Business is business. Personal is personal. Never mix the two. I left the employment of a company once because that distinction was never made.

I believe in this with my whole being. Allow me to share with you two scenarios recently. One that happened to me personally with another business.  Another that happened to my business when trying to conduct business with another business.

I was the benefactor of a case recently with a settlement and on a Friday the lawyer’s paralegal told me that the funds would be reimbursed on Monday or Wednesday of the following week. “Cool”, I thought and let it go. Friday comes next week and I called the office to see the status but they had already left for the day. It was at 4:05pm. I called Monday of the following week to check the status. The lawyer was returning phone calls all day and I left two messages over the course of the day without one being returned. I called back again Tuesday morning now a little perturbed as it had been almost a week without seeing my money.

The lawyer responds that his daughter had gone into labor and he had been away from the office.

I asked him about the promise that his paralegal made about the money being sent out. He proceeded to tell me that she never said that and that he would get it out in the next few days. After some “discussion”, he disagreed with me that he should pay for the wire transfer the money to my account based upon his paralegal making false promises to me and failing to follow through. What’s $40 in wire transfer fees to make clients happy when his payout is well into 5 figures? Bad customer service.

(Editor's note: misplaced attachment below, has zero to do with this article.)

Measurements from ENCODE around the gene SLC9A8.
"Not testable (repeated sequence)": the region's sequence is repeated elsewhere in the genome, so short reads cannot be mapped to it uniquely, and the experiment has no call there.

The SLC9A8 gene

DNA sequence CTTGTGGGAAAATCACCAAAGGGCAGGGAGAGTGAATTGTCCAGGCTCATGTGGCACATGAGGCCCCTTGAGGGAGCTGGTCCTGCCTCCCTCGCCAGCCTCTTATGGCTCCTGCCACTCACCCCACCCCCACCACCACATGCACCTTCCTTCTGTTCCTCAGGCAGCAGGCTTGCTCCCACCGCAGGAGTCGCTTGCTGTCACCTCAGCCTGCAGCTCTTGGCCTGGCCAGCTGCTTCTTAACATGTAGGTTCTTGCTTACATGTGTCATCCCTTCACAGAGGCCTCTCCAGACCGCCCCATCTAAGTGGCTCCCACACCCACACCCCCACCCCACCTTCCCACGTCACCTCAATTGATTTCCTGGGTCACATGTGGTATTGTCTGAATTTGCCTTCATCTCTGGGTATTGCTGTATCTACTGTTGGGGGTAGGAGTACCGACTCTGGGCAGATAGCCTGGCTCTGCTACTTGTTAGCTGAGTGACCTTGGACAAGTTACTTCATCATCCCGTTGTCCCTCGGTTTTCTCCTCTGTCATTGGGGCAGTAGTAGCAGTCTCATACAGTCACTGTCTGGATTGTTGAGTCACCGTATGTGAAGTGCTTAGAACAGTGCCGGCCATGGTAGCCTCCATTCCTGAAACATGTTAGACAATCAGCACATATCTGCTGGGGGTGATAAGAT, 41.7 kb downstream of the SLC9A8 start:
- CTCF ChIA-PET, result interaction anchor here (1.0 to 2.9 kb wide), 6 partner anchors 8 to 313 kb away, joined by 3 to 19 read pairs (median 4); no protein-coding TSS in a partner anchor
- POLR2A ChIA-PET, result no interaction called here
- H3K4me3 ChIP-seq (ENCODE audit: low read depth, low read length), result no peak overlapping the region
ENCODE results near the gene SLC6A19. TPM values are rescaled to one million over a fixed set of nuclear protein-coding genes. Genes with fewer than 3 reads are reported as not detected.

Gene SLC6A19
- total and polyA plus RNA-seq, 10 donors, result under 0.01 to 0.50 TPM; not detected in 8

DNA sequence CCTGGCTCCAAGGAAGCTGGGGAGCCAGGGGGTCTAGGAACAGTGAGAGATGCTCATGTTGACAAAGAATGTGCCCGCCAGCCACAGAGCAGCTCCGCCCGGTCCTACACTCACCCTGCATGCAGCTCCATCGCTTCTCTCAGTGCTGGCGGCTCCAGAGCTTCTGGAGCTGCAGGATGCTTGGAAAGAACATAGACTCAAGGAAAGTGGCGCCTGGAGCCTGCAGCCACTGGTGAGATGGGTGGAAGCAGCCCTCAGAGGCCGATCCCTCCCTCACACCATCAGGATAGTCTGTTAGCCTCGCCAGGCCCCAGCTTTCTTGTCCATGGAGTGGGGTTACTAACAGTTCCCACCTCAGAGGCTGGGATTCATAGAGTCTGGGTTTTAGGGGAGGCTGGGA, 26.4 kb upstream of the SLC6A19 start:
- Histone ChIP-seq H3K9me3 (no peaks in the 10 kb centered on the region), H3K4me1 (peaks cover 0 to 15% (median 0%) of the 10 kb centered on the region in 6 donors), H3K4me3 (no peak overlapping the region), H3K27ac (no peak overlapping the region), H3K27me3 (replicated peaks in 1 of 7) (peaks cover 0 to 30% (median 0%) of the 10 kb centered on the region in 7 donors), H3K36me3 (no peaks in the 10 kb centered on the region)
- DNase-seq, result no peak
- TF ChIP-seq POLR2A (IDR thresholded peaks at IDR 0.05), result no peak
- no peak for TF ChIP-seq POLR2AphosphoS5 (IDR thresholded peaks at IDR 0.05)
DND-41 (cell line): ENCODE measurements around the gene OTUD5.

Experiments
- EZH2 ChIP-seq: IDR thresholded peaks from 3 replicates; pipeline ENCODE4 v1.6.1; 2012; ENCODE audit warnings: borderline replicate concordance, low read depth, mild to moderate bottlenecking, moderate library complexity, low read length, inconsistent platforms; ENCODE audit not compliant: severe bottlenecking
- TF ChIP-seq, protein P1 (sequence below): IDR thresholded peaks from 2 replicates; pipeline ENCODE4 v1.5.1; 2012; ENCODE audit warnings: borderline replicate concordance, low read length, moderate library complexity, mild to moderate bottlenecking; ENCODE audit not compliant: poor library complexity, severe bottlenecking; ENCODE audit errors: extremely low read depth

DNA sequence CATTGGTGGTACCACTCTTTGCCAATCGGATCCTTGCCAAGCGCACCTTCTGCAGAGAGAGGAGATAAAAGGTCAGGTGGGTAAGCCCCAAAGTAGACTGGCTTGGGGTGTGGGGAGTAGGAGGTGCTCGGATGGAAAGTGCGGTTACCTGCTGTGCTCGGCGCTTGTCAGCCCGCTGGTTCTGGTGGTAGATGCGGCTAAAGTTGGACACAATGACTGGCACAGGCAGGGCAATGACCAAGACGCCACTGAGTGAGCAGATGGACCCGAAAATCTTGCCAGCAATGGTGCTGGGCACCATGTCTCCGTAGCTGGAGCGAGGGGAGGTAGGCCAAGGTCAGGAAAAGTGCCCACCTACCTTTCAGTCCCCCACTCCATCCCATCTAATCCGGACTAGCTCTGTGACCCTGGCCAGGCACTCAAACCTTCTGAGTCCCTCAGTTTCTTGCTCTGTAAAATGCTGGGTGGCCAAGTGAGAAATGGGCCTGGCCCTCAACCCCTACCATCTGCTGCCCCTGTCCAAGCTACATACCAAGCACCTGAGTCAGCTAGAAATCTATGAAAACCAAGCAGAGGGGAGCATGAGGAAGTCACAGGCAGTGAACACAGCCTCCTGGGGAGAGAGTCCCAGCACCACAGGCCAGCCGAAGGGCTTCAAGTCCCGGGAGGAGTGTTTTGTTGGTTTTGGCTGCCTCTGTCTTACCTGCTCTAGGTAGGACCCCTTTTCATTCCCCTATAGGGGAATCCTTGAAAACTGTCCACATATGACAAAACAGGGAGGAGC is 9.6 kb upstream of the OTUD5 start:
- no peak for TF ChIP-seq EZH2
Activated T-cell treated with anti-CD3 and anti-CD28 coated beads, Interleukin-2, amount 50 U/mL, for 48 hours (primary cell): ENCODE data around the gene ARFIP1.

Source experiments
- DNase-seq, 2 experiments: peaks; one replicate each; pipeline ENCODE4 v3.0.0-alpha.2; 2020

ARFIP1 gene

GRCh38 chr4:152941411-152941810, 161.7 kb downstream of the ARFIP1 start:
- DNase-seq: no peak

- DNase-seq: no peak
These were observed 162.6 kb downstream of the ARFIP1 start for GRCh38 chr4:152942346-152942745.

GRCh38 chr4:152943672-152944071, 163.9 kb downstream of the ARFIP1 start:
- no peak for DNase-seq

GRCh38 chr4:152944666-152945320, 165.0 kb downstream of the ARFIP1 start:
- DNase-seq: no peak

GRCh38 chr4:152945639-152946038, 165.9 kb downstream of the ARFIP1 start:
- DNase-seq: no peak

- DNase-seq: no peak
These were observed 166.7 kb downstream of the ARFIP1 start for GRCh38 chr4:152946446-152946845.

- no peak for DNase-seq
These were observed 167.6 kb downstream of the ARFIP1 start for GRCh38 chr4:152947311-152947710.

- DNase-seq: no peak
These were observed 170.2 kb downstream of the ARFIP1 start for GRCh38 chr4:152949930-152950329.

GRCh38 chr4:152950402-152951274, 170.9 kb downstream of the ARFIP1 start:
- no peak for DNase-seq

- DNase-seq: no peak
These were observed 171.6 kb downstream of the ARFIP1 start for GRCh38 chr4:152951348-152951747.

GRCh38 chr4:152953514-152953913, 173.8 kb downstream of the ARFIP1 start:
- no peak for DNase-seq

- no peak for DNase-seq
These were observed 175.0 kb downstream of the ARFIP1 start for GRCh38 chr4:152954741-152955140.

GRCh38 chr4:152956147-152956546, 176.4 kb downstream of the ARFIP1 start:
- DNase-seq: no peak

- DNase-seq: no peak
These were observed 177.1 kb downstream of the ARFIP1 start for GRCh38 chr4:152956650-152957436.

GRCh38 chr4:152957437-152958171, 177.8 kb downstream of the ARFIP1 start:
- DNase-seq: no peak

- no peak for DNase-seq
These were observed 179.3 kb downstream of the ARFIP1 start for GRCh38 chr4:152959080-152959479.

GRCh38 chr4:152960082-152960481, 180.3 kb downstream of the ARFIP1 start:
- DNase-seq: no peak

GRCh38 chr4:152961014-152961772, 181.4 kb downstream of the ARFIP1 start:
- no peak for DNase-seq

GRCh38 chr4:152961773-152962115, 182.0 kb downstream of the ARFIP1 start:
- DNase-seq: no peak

Scenario #2. My wife needed gifts for her employees and I gave the business to a local shop instead of ordering from Amazon as I thought it was the right thing to do. That transaction went wonderfully. I also ordered a week prior to this a set of jackets for my employees to add to their Christmas presents from me (I’m a nice boss…aren’t I? 😉 ) The week of my wife’s transaction the proprietor tells me that her embroiderer went out of business and I asked if they would still be able to complete the transaction for me. I’m sure not wanting to jeopardize her $400 transaction she told me “No problem”. The following Wednesday my jackets were to be in.

As you have probably guessed by now they were not and the conversation went something like this…“I’ve got good news and bad news…I got so and so’s order done but I didn’t get yours done…the stitcher went out of business, yada yada yada.”  The owner then proceeded to try and appease me with “50% off of anything in the store.” I didn’t want 50% off anything in the store or the jackets for free…I wanted my order, done on time as promised. It didn’t happen and another local business now has that order.

Little did the owner know that I knew she went out Christmas shopping the majority of the day she was supposed to have my order done. Business….or personal?

Statement: “OK Mitch I understand…you’re writing this article because you’re p*ssed off about the lack of customer service you’ve received.  Yes and no. I’m writing this article to illustrate how customer service is the #1 thing lacking in today’s business world. It doesn’t take much for you to go ABOVE AND BEYOND for your clientele. My employees know this rule and are told if there are any mess-ups in their interaction with our clients that they have the power to give the client free something of value to them and to above all else take care of the customer’s concerns.

A second way you can deliver on customer service for your clients is to touch base with them every 30 to 45 days and see how you can help them further. How many other businesses are going to this level to help their clients? You will stand out from the crowd with your exceptional customer service skills and boost your referrals as they talk about how much they love your company to their friends.

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